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Air Quality & Idling: Dr. Starbuck Explains

Icons of a parent and child on a sign that says "No idling. Children breathing."

Hi, I'm Dr. Jamison Starbuck, a naturopathic family physician. I'm here today with health tips for kids about idling and clean air.

We humans spend a lot of time on the move, busily doing activities which sadly can result in polluting the air. Even in Montana where we don't have giant cities and big industry, we have lots of air pollution.

You've seen inversions, I'm sure, when dirty brown clouds of air caused by car exhaust and other pollutants hover over our cities and valleys. And then there's smoky air from forest fires. Sometimes the air is so bad, it's actually unhealthy to play outside.

Dirty air has poisons in it, things that hurt our lungs, our brain, our blood vessels and hearts. Dirty air can give kids asthma, headaches and coughs, and it can be really depressing.

What are kids supposed to do? Kids aren't responsible for air pollution. Children don't drive cars or run factories or start fires or spray poisons on the ground. Can kids really do anything to help? Yes, kids can.

Kids have brains and voices. They can learn things and do things and talk to grownups about clean air. A great place to start is with idling, spelt i-d-l-i-n-g.

Idling comes from the word "idle," which means lazy or not working. When a car or truck is "idling," that means the engine is running but the vehicle is standing still. Vehicles idle when they sit at a red light or in a traffic jam.

Your parents might not know that idling their vehicles is a bad idea. In the old days, vehicles needed to warm up before they were driven. But for the past 30 years, catalytic converters have replaced carburetors, so warming up a vehicle engine is not necessary.

In fact, warming up - also known as idling - a vehicle for more than 30 seconds, even in winter, is actually harmful to the engine. It also wastes gas and pollutes the air. Lots of parents don't know this.

On cold days, moms and dads are still doing what their parents did. They run out, start the car, then run in and do all sorts of things for quite a long time. Some parents make coffee, brush their teeth, get dressed, do the dishes - all while their vehicle is idling outside, polluting the air and damaging the engine.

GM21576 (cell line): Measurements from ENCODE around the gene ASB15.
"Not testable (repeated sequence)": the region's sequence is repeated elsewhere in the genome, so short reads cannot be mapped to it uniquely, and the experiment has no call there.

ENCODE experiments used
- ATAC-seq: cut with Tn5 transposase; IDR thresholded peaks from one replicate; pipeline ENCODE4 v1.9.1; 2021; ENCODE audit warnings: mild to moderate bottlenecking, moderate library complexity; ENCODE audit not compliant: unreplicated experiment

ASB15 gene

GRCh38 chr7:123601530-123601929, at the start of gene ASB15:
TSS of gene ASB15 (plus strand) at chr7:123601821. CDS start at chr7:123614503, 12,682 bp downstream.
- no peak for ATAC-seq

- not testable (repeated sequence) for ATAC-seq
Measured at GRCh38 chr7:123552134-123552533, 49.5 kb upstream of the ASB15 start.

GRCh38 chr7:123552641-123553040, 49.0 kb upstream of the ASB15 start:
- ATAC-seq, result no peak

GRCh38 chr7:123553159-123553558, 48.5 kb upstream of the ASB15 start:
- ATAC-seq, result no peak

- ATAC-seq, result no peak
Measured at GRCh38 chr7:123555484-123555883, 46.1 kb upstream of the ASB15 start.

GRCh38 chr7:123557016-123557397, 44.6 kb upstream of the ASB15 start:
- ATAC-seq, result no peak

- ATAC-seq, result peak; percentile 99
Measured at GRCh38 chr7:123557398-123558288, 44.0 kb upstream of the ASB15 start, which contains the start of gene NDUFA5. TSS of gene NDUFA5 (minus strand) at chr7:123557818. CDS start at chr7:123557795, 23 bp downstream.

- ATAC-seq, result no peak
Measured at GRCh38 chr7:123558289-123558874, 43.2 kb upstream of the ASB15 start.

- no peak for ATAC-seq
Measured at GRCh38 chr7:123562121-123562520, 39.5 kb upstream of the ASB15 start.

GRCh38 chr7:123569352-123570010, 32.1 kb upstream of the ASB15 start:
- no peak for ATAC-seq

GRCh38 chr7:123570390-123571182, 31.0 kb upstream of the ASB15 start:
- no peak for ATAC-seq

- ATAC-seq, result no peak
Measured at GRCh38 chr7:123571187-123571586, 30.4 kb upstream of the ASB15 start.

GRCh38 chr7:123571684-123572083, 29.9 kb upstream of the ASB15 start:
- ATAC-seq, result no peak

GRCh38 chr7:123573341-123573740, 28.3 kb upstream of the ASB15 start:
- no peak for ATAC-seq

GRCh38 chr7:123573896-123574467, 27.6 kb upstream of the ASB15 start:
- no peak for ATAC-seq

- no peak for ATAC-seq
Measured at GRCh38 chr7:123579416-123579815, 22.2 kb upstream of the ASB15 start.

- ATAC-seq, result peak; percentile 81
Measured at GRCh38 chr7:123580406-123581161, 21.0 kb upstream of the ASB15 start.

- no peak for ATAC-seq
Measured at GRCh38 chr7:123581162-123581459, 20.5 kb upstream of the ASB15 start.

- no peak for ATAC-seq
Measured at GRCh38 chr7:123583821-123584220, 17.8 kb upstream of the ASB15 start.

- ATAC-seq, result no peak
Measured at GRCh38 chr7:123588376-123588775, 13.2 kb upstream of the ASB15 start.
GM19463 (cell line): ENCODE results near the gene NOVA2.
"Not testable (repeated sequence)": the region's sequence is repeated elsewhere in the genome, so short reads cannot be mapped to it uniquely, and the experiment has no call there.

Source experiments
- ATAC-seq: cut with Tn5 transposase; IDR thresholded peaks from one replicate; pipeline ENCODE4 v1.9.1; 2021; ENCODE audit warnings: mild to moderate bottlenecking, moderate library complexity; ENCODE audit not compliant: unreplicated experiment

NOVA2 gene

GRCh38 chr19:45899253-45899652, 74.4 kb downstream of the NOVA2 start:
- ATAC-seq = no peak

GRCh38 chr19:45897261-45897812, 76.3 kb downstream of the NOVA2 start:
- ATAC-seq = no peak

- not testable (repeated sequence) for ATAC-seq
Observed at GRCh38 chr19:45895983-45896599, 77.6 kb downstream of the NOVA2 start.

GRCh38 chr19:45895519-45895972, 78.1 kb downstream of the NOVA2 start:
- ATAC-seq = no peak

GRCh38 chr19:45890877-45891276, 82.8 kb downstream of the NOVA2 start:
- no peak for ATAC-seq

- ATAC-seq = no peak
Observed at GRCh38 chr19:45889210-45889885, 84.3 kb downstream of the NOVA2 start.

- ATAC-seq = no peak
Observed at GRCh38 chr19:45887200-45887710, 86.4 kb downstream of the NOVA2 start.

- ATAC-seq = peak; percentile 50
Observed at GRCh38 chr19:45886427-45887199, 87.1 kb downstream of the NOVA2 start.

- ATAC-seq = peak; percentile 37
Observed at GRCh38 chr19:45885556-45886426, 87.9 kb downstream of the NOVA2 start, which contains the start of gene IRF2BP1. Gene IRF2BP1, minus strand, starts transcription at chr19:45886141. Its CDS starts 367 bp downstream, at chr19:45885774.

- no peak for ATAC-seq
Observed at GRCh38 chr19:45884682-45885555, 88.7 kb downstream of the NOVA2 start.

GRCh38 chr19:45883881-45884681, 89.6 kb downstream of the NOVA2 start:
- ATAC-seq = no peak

Teach your parents about idling. You can go online and show your parents studies done by auto mechanics and by the U.S. Department of Energy about the bad effects of idling. Ask your parents not to run their vehicles when they don't need to, so that both the air and the engines will be healthier.

You can also make choices of your own that will reduce air pollution. Sometimes say no to rides in the car. Ask your parents to help you safely walk, ride a bike or take the bus to school. You might have to get up earlier or get an older kid or adult to join you, but getting somewhere on your own two feet can help you be independent and strong. And it feels good to know you are helping keep the air clean.

Ask your parents to turn the engine off while you wait at the drive-up window at the bank, or while they run inside to do a quick errand. Unless it's extremely cold or extremely hot, most kids are OK in the car for a few minutes without the engine running to provide heat or air conditioning.

Keep a big sleeping bag in your car so you can bundle up, just like you do when you're camping on a cold day. In the summer, park in the shade or go inside with your parents.

Nobody really loves having someone else tell them what to do, so don't be bossy when you tell your mom and dad about idling. Be kind and thoughtful. Help them see that new habits and a few simple changes can help make the air better for everyone.

I'm Dr. Jamison Starbuck, and I'm wishing you well.

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